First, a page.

The Supreme Court on Monday, questioned the Centre, Aligarh Muslim University about norms flouted in the appointment of Vice Chancellor, a retired army officer, Lt Gen Zameeruddin Shah.
The court was hearing a plea by petitioner Syed Abrar Ahmed, challenging the appointment of AMU’s Vice Chancellor Lt Gen Zameer Uddin Shah on the ground that according to the regulations of University Grants Commission (UGC), the VC ought to have worked for at least 10 years as a professor in a university or on an equivalent post in a research or academic institution. Lt Zameer Uddin Shah has no such academic qualification.
The bench comprising Justice TS Thakur and AM Khanwilkar raised questions on the appointment of a person of non-teaching background as the Vice Chancellor of prestigious Aligarh Muslim University.
“You (AMU) are a central university. UGC regulations apply to you as they are mandatory. The VC must be an academician and he should be a person who has worked for at least 10 years as a professor in a university.
“If every other central university follows the Regulation why can’t AMU? Why to appoint a former army officer? We are not questioning his abilities. We are on the question whether his appointment is as per the UGC Regulations,” the bench said.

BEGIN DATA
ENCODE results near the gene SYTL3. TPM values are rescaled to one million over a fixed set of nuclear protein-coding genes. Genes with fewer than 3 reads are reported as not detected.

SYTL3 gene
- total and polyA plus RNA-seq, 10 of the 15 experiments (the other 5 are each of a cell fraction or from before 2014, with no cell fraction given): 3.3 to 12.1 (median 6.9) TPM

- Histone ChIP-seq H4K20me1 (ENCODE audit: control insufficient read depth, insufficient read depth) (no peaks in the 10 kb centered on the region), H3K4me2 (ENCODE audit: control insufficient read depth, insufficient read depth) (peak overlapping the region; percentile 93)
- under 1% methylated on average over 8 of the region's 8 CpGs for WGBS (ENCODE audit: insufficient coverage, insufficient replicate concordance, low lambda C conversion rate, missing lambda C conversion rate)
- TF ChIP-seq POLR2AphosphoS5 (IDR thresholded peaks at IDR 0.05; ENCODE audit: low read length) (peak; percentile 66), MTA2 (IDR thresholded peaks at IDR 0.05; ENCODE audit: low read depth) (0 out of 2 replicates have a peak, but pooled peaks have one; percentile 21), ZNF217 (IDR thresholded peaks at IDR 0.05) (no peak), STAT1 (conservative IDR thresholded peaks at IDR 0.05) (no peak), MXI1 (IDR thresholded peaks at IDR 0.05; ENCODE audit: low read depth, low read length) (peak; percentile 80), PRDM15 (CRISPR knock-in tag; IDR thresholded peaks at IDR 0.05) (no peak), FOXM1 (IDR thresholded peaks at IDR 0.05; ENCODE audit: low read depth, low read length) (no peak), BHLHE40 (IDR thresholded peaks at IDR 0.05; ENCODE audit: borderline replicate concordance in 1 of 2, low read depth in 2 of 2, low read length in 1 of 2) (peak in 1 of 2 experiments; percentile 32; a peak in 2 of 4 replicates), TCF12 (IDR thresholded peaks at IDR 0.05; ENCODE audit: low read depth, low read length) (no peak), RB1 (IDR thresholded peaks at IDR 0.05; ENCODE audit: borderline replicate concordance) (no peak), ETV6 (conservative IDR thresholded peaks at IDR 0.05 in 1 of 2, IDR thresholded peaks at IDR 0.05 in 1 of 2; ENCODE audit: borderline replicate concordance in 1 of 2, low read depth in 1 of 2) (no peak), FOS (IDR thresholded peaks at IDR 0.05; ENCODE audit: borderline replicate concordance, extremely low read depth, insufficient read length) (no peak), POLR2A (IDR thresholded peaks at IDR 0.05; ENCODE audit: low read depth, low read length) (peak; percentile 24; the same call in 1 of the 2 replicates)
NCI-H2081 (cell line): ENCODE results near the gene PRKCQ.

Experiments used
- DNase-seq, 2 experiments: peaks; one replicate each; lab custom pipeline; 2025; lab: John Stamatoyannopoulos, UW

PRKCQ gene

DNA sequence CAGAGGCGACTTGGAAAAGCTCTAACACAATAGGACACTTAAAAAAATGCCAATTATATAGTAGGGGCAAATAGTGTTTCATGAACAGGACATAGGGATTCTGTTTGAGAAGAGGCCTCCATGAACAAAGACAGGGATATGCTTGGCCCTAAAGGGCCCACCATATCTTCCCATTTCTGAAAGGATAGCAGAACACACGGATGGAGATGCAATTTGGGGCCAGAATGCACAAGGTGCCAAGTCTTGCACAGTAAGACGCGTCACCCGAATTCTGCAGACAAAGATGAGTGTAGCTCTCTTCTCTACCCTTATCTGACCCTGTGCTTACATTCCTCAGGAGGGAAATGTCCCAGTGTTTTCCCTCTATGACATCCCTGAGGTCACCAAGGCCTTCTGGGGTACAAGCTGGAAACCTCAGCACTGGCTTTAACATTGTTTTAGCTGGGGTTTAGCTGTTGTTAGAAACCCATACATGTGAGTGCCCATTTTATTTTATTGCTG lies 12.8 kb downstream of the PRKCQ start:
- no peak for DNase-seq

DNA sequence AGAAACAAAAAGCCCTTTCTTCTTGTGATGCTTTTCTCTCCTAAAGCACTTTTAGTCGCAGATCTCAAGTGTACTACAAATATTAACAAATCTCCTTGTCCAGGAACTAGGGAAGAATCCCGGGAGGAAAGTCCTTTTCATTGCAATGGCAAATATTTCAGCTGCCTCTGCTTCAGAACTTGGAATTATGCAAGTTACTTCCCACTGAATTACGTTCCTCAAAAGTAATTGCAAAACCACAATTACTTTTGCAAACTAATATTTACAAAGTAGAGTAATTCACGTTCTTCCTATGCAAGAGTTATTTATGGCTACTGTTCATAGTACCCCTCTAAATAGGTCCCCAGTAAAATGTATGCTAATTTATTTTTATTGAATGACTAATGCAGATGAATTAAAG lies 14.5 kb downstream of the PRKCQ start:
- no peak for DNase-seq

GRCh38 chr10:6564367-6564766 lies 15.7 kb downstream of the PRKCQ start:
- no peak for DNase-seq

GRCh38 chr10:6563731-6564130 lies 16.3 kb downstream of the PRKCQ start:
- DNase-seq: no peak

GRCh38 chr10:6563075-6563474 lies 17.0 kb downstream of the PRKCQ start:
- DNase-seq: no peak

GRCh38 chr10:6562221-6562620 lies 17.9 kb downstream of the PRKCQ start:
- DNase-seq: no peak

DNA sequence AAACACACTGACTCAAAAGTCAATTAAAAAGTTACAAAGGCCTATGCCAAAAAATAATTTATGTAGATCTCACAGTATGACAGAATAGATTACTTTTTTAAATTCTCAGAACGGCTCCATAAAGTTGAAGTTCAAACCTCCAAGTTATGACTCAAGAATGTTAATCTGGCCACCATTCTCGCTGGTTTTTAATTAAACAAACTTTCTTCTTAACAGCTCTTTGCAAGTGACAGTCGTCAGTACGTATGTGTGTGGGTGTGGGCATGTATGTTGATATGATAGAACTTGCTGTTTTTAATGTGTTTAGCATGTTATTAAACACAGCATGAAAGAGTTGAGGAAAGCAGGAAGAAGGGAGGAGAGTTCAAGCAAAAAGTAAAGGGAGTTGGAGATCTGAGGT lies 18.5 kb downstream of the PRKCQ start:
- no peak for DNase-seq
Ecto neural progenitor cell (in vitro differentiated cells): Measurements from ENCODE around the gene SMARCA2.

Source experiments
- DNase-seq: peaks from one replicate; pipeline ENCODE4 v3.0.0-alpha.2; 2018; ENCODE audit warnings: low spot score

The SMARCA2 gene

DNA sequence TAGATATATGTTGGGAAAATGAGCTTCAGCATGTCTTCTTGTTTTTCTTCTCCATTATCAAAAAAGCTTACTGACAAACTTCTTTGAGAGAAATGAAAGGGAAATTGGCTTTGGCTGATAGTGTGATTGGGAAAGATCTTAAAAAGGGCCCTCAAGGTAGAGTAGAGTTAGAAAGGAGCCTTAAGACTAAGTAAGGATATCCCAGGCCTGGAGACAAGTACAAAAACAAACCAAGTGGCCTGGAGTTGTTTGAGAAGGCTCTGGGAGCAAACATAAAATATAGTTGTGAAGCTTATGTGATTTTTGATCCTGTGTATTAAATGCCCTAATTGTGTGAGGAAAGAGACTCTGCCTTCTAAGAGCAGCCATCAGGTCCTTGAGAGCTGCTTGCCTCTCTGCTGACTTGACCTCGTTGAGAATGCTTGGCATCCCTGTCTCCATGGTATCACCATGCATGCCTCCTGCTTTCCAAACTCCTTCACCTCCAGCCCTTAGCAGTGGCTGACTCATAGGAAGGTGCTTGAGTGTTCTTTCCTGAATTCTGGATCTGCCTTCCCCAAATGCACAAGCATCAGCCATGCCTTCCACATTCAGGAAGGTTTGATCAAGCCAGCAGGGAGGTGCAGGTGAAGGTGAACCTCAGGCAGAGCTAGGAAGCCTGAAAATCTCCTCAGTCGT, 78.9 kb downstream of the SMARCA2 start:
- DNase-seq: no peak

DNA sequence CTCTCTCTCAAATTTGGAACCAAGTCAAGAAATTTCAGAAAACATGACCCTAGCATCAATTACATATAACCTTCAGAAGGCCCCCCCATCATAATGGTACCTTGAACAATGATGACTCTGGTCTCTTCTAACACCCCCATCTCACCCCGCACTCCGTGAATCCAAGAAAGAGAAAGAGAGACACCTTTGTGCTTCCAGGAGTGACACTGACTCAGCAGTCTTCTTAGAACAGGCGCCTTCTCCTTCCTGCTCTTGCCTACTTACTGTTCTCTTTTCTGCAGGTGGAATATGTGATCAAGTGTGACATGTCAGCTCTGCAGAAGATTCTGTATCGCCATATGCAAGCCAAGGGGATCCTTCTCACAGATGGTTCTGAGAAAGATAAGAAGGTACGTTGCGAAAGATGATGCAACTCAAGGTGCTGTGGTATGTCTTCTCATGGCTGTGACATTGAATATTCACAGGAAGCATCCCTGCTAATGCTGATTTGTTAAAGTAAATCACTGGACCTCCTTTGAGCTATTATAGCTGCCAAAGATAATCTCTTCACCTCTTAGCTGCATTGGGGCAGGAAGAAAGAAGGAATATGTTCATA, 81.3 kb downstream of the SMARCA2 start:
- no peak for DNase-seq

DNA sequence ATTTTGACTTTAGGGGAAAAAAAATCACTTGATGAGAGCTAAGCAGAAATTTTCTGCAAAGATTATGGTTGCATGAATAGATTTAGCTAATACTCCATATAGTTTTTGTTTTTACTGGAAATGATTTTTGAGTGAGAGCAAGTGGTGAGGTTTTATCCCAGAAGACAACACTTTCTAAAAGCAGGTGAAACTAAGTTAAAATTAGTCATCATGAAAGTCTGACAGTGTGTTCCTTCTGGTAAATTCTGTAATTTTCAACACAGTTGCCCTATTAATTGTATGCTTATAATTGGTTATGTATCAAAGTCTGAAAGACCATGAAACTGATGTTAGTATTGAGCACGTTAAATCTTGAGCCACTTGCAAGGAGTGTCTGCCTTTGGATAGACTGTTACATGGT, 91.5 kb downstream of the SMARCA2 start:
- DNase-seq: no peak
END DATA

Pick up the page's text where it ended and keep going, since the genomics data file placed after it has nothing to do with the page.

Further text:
Advocate Prashant Bhushan, appearing for the petitioner, said the UGC regulations, which pertain to minimum qualifications and maintenance of standards in the higher education, had become binding on the AMU when it had adopted these on December 6, 2010.
Referring to Kalyani Mathivanan’s judgement, he said Shah was a retired army general and had no academic qualification as mandated by UGC Regulations, 2010.
The UGC Regulations make it explicitly clear that “the Vice Chancellor should be a distinguished academician with a minimum of 10 years of experience as professor in a university system or 10 years of experience in an equivalent position in a reputed research and/or academic administrative organisation,” Bhushan said.
He said the alleged non-compliance of Regulations could lead to stoppage of funds granted by the UGC but the terms of appointment of the VC cannot be dictated to the university.
Senior advocate Raju Ramachandran, appearing for AMU, opposed the submission and said UGC Regulations were only meant for teachers in central universities and not for appointment to the post of VC which is the post of an officer.
Senior advocate Salman Khurshid, appearing for Shah, referred to section 26 of UGC and said AMU is a minority institution.
Earlier, the bench had issued notices to the Ministry of Human Resource Development and AMU while seeking their response on Ahmed’s plea contending that the appointment of the AMU VC was contrary to the UGC Regulations, 2010.
“Pass an order restraining the present VC not to make any appointment and promotion, take any policy decision which may have long term financial or other implications on the executive and academic functioning of the University,” the plea had said.
The apex court posted the matter for hearing on September 26.